STU Bykofsky's column
"Anti-Gun Zealots Prey on Wrong Target,"
wholly missed the target itself.
I should know - along with Lawrence Krasner, I assisted in representing the defendants in this trial. His overall argument that Judge Simmons somehow abdicated her duty by acquitting the 12 individuals was flatly wrong. Judge Simmons performed the duty required of her - to preside over a fair trial and deliver an impartial verdict.
Instead of examining the extensive evidence and testimony that was relied on by Judge Simmons in forming her verdict, Mr. Bykofsky based his opinion that the defendants should have been convicted on brief newspaper articles. Had Mr. Bykofsky been at the trial, he'd have realized that there were numerous grounds on which the judge's verdict could rest.
First, he may have noted that there were significant discrepancies between testimony offered by police and that offered by the defendants, or that evidence of the defendants' reputations in their communities for being honest was stipulated by the government.
Similarly, he may have actually understood that my argument that the defendants' conduct was "justified because they were trying to prevent a greater evil" was based on the law (Chapter 18, Section 503 of the state's Crimes Code, titled "Justification Generally") and was not a way for Judge Simmons to avoid doing the "right" or "just" thing.
Finally, Mr. Bykofsky might have seen that these "zealots" had the right target.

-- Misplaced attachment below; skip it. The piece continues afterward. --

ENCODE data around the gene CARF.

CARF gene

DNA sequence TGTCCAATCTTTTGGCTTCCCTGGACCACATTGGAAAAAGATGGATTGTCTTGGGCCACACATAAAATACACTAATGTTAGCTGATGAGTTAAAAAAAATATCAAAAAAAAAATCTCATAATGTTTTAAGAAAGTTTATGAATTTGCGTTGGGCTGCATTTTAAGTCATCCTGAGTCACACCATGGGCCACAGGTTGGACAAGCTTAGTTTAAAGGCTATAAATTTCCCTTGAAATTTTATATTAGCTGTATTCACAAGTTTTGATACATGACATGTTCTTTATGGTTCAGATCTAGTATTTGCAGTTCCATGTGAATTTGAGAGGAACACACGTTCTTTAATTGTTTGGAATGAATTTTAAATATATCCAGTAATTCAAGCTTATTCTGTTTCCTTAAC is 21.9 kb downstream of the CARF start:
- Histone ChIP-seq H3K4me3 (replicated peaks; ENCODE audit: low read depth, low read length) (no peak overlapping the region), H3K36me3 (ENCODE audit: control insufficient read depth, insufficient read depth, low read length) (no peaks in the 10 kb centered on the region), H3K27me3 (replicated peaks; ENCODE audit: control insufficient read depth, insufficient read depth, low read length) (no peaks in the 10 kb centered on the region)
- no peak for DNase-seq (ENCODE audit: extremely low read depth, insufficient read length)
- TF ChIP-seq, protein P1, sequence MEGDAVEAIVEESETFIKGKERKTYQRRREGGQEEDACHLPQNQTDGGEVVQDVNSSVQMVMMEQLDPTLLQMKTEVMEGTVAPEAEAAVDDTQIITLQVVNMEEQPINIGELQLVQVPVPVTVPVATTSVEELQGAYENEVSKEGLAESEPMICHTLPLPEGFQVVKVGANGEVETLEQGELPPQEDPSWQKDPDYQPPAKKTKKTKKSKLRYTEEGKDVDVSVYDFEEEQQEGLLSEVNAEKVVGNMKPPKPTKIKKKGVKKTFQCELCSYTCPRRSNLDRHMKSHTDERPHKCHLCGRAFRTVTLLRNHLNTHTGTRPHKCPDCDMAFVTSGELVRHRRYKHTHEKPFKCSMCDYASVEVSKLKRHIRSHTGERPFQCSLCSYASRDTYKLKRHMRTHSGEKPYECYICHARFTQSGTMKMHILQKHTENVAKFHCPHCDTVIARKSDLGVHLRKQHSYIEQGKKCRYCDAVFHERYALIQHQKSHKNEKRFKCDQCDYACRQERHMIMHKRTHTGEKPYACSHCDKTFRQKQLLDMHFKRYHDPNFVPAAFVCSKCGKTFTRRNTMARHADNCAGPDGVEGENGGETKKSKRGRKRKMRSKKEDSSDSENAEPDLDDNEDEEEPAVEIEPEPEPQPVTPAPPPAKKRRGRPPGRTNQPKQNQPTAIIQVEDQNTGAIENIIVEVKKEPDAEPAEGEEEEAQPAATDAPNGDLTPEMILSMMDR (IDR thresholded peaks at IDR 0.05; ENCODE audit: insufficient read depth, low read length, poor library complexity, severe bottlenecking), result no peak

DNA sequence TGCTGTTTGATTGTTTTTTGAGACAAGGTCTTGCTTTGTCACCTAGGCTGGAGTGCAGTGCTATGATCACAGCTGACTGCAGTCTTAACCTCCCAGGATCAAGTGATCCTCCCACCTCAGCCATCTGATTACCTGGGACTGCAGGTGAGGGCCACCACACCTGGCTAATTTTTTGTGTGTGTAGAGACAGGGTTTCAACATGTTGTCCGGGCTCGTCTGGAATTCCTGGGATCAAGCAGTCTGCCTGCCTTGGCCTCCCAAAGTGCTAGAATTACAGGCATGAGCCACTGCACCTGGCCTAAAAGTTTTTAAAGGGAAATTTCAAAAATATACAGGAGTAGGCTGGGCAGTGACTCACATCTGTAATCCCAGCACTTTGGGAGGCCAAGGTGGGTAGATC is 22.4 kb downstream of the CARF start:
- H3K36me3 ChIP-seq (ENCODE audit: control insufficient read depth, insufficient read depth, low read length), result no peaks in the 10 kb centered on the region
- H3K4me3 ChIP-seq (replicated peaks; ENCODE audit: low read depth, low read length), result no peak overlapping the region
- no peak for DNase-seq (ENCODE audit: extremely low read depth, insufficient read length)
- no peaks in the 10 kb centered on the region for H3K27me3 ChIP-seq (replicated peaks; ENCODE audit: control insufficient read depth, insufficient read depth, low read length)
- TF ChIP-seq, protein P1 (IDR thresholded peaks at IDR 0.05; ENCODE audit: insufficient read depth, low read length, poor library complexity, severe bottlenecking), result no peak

Evidence was presented indicating that during the period in which statistics were available, Colosimo's Gun Center was responsible for selling a substantial proportion in Philadelphia of what the Federal Bureau of Alcohol, Tobacco and Firearms defines as "crime guns," and was one of a few gun retailers in Philadelphia that sold multiple guns to single buyers, a clear indication of "straw purchases."
The defendants did what they did for one reason - so fewer of our brothers and sisters would die on the streets by guns sold to straw purchasers that end up in the hands of murderers. Assisting in the defense of these individuals was a proud moment in my legal career.
Lloyd Long III, Philadelphia
If Mr. Bykofsky had actually been at the trial, he would have seen what was obvious to Judge Karen Simmons and more than 150 observers who jammed the courtroom (including Inquirer columnist Monica Yant Kinney and other members of the press): The prosecution's case was so full of holes it looked like one of the targets on Mr. Colosimo's firing range.
No self-respecting judge would have ruled in favor of the prosecution.
A few points: Judge Simmons conducted herself with professionalism and impartiality. Witnesses for the prosecution, including, Mr. Colosimo, a store employee and two arresting officers, presented wildly inaccurate and conflicting testimony, including conflicting accounts of the arrests and false claims that the defendants were "lying piled on top of each other blocking the doorway" and "came there to be arrested." Charges against two of us (I was one) were dismissed early in the trial because the arresting officers were unable to identify us.
Finally, testimony by the defendants was so poignant that many, including at least one court employee, were moved to tears. It's too bad Mr. Bykofsky wasn't there. He might have learned something about standing up for the truth.